EARTH: How Sandy changed storm warnings

September 25, 2013

Alexandria, VA - Superstorm Sandy slammed against the U.S. Eastern Seaboard in October 2012, inundating iconic communities. Those communities have been rebuilding since then and things are almost back to normal for most. But something else has had to be rebuilt as well: the structured procedures for issuing warnings. The goal is to help communities better comprehend what natural disasters will bring their doorsteps.

In an October feature story, EARTH Magazine untangles the complexities scientists faced to motivate local residents to pack up and move. The rigid definition of what type of storm Sandy was when it made landfall limited which officials could issue warnings and which warnings they could issue. This situation was further complicated by human psychology -- different warning agencies have different clout with the general public, and the general public's past experiences shaped the expectations of millions that the looming danger would blow over like many storms in historical memory.

Not only was Sandy "a perfect storm," but the conditions to communicate valuable life-saving information were too. EARTH Magazine examines how scientists rose to the occasion despite their circumstances and how they have developed new tools to protect the public during future storms: http://bit.ly/16oK0yg. EARTH Magazine also brings you screaming volcanoes, the possibility of greener gold extraction and a striking view of Wyoming's Devil's Tower at the digital bookstand http://www.earthmagazine.org/digital.
-end-
Keep up to date with the latest happenings in Earth, energy and the environment news with EARTH magazine online at http://www.earthmagazine.org/. Published by the American Geosciences Institute, EARTH is your source for the science behind the headlines.

The American Geosciences Institute is a nonprofit federation of geoscientific and professional associations that represents more than 250,000 geologists, geophysicists and other earth scientists. Founded in 1948, AGI provides information services to geoscientists, serves as a voice of shared interests in the profession, plays a major role in strengthening geosciences education, and strives to increase public awareness of the vital role geosciences play in society's use of resources, resiliency to natural hazards, and interaction with the environment.

American Geosciences Institute

Related Communities Articles from Brightsurf:

Identifying communities at risk for impacts of extreme heat
An analysis of ways to measure a community's vulnerability to climate change suggests that California's current method may leave some at-risk communities behind in efforts to reduce health impacts of extreme heat.

Fipronil, a common insecticide, disrupts aquatic communities in the U.S.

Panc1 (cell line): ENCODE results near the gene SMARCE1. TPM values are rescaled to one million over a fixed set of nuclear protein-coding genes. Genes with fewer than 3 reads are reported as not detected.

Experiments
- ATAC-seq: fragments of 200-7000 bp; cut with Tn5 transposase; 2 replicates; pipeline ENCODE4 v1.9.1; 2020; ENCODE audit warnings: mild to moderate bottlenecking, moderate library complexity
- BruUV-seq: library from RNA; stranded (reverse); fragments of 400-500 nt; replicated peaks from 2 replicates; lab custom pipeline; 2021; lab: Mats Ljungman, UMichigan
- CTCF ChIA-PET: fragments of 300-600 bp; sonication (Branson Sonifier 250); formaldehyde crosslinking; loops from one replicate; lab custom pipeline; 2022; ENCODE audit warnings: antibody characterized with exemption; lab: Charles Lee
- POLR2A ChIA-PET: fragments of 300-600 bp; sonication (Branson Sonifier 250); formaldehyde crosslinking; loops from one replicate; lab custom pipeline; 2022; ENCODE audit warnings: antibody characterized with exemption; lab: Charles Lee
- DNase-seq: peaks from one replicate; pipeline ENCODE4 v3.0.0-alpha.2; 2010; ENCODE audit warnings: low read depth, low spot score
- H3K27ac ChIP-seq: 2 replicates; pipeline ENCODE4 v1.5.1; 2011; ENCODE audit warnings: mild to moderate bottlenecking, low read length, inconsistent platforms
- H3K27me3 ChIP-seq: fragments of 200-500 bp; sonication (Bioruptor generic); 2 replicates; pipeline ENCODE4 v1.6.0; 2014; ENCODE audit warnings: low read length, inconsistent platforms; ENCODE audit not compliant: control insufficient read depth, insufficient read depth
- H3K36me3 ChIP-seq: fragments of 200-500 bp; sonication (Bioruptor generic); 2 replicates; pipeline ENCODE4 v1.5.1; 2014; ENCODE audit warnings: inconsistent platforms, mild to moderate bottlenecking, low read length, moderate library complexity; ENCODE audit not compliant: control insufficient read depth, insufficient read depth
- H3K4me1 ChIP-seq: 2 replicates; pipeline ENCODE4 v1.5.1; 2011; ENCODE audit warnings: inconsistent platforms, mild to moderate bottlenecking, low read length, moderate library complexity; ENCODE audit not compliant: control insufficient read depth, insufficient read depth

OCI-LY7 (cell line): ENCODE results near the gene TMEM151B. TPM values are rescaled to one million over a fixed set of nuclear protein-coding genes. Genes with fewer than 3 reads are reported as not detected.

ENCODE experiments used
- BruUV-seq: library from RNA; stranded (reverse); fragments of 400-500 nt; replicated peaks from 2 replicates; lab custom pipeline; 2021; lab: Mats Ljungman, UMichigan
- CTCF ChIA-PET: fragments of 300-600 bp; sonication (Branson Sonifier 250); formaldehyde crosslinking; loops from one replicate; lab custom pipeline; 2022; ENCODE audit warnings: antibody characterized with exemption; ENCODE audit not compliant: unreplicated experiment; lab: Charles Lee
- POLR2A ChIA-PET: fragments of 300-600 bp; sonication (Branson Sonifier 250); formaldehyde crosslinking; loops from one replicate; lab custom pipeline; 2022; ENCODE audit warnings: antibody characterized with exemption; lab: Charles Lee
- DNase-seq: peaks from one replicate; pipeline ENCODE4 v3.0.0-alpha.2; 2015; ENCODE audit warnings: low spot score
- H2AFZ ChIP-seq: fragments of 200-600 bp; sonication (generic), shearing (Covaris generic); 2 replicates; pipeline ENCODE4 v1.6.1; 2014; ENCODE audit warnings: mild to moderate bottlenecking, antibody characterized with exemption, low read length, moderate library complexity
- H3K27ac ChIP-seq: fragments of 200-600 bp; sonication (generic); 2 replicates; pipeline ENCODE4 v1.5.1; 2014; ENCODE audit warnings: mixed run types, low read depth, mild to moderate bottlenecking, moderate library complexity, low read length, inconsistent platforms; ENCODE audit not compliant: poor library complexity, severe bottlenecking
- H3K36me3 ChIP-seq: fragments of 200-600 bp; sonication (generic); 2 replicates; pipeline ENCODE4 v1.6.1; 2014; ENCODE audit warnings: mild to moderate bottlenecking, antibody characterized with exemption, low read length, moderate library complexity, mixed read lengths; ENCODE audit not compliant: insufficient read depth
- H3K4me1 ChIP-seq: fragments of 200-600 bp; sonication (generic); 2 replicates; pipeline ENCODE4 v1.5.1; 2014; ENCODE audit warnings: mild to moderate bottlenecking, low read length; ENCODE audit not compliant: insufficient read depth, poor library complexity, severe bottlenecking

The research team found a common insecticide, fipronil, and related compounds were more toxic to stream communities than previous research has found.

Invasional meltdown in multi-species plant communities
New research led by University of Konstanz ecologists reveals invasional meltdown in multi-species plant communities and identifies the soil microbiome as a major driver of invasion success.

Global warming is changing our plant communities
In a comprehensive study of nearly 20,000 species, University of Miami research shows that plant communities are shifting to include more heat-loving species as a result of climate change.

Half of low-income communities have no ICU beds
A new Penn Medicine study sheds light on yet another reason why the coronavirus pandemic is disproportionately killing the poor: Residents in low-income neighborhoods lack access to intensive care unit (ICU) beds.

Simulating cooperation in local communities
In new research published in EPJ B, a new simulation-based approach is introduced which could help to reduce the proportion of people who misuse welfare payoffs, through a cost-effective system which rewards individuals who use them responsibly.

Urban heat waves imperil LA's most vulnerable communities
Some of LA's most disadvantaged communities are vulnerable to extreme heat waves, which are increasingly common due to global warming.

More youth suicide found in poor communities across US
A study led by Jennifer Hoffmann, M.D., from Ann & Robert H.

Climate change is reshaping communities of ocean organisms
Climate change is reshaping communities of fish and other sea life, according to a pioneering study on how ocean warming is affecting the mix of species.

Communities must band together to protect against bushfires
As Australia confronts devastating bushfire conditions, people across the nation are doing all they can to ensure the safety of their homes, property and loved ones.

Read More: Communities News and Communities Current Events
Brightsurf.com is a participant in the Amazon Services LLC Associates Program, an affiliate advertising program designed to provide a means for sites to earn advertising fees by advertising and linking to Amazon.com.